Getting pregnant can be challenging for some. There’s a 25 to 30 percent chance per cycle that a woman will get pregnant if she’s in her 20s or 30s. And for both women andmen, the chances of conception naturally decrease with age.

If you and your partner are struggling with fertility, it’s important to know some of the basics about treatment so you can make the most out of your appointment with your doctor. Use the following questions as a guide to take with you. Your doctor will give you the best advice based on your individual circumstances.

Medications are usually the first-line treatment if your doctor diagnoses you with infertility. These medications are designed to help increase the likelihood of conception and pregnancy. They can come in the form hormone replacements to stimulate ovulation in women, or medications to treat erectile dysfunction in men. Your doctor may also recommend lifestyle changes, such as eating a healthy diet or stopping smoking.

Fertility can diminish with age, but some of this has to do with health conditions that may develop as you get older. For example, thyroid conditions in women can affect fertility. Infections, cancer, and poor nutrition can affect both male and female reproductive chances. Also, alcohol consumption, smoking, and certain medications can interfere with fertility.

Ideally, you and your partner will want to be in good health before conception. This not only helps increase the chances of pregnancy, but parental health also directly affects the baby’s health. Your doctor will make specific recommendations to help you get into the best health possible at your medical examination.

Your doctor will determine whether male or female infertility (or both) is keeping you from getting pregnant. Low sperm count or an inability to get or maintain an erection during intercourse can impact fertility in men. In some cases, erectile dysfunction medications may help.

Female fertility is often affected by ovulation difficulties. These may be treated with in vitrofertilization (IVF). This process involves fertilizing sperm with an egg in a laboratory. Once the fertilization process is complete, the egg(s) are transferred to your uterus during ovulation.

Your doctor may also prescribe high-dose hormones, such as estrogen, to help induce ovulation. Other more potent medications come in the form of injections, a process referred to as controlled ovarian hyperstimulation (COH).

Assisted reproductive technology (ART) is the name for fertility treatments that involve more advanced procedures and techniques. This includes IVF. ART also includes intrauterine insemination (IUI), a type of procedure where sperm is injected directly into the uterus to help fertilize eggs. Third party-assisted ART is another option where couples might opt to have egg, embryo, or sperm donations.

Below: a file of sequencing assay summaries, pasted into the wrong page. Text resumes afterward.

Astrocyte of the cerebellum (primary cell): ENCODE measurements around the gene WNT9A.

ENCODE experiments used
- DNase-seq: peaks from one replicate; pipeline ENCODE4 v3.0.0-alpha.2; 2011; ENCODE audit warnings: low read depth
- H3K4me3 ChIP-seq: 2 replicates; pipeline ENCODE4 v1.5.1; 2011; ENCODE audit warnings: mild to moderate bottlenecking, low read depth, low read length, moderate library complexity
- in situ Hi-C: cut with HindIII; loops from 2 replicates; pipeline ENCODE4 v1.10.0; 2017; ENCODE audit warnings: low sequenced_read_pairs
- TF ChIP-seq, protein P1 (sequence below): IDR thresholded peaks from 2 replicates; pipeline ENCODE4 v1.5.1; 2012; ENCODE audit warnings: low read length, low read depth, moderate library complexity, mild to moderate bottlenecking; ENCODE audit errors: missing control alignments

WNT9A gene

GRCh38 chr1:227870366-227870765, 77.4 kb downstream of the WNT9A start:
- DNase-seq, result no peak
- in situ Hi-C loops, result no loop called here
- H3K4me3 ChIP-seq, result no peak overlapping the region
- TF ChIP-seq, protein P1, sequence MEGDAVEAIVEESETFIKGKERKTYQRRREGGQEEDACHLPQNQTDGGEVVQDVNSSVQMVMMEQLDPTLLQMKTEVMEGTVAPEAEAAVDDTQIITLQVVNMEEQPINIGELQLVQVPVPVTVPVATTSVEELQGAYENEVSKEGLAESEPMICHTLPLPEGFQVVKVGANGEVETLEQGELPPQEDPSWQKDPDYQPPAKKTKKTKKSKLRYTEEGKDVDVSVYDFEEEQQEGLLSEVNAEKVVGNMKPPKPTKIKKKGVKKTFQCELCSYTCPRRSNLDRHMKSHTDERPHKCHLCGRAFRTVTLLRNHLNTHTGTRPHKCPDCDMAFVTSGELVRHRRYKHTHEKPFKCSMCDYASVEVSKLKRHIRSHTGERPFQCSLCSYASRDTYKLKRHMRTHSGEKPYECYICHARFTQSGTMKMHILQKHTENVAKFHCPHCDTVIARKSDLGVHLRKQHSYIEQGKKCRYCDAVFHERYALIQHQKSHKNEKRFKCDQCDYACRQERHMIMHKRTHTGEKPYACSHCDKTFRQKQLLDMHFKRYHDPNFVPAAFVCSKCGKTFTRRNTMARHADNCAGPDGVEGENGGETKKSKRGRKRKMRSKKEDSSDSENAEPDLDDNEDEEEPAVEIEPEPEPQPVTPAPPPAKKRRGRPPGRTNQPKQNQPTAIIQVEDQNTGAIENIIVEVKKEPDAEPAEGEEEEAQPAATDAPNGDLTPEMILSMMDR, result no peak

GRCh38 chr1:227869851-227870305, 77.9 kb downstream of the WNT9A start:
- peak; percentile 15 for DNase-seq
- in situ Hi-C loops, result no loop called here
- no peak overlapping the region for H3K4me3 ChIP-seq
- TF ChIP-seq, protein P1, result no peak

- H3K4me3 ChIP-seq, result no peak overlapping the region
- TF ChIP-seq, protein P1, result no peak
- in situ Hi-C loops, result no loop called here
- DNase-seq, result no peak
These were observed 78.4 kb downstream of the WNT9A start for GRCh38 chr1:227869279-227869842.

The main difference between ART and COH is that conception occurs with the help of a laboratory with ART. COH allows for conception in the body without the need to go to the doctor’s office.

Your doctor may need to perform surgery if they find issues with your reproductive organs. In women, surgery is sometimes used to fix torn or blocked fallopian tubes so that an egg can be successfully released and fertilized. Female fertility surgeries may also help treat:

  • scars in the reproductive tract
  • uterine fibroids
  • endometriosis
  • polyps

In men, surgical options may be used to repair varicose veins in the testicles that may be causing problems with erections. Surgery is also sometimes used to help open tubes that transfer sperm to the penis.

Surgery can involve risks, such as infection. Fallopian surgery in women can also increase the risk for ectopic pregnancy, which is a serious condition where an egg and subsequent fetus grows on the outside of your uterus.

Other risks may be posed to the baby, where a low birth weight is possible. There’s also a higher chance of premature birth when ART is used for fertility. Premature birth occurs when your baby is born earlier than 37 weeks’ gestation. The risk is even higher if you’re carrying multiple babies.

ART treatments may produce multiple pregnancies at once. While such cases are on the decline, researchers estimate by 2011 about 35 percent of twin births and 75 percent of triplet or higher-order births in the United States resulted from conception assisted by fertility treatments. Doctors can now reduce this by limiting the number of embryos transferred to the uterus at one time.

According to some estimates, between 85 and 90 percent of infertility cases are treatable. This is welcome news to the many families who struggle with infertility in America. But aside from age and health, the success rate also depends on the treatment type you select.

For example, IUI can have a 20 percent success rate compared to a 50 percent success rate from an embryo donation. Your doctor can help give you a better idea of your individual chances of success based on different treatments.

Unfortunately, there’s no straightforward answer here. The process of fertility treatments can be long and tiring, which can increase stress if you’ve been trying to get pregnant. To choose the best treatment options possible, your doctor will review your health history and look for any potential reproductive problems in both you and your partner.

COH may be tried before ART, depending on the outcomes of your doctor’s investigation. Even if ART is attempted, it can take multiple tries before a pregnancy occurs. On top of that, these are done once a month, as a female ovulates only once in a 28-day period on average.

Opting for fertility treatments is no easy task, but your doctor can help you determine the right course for the most successful outcome possible.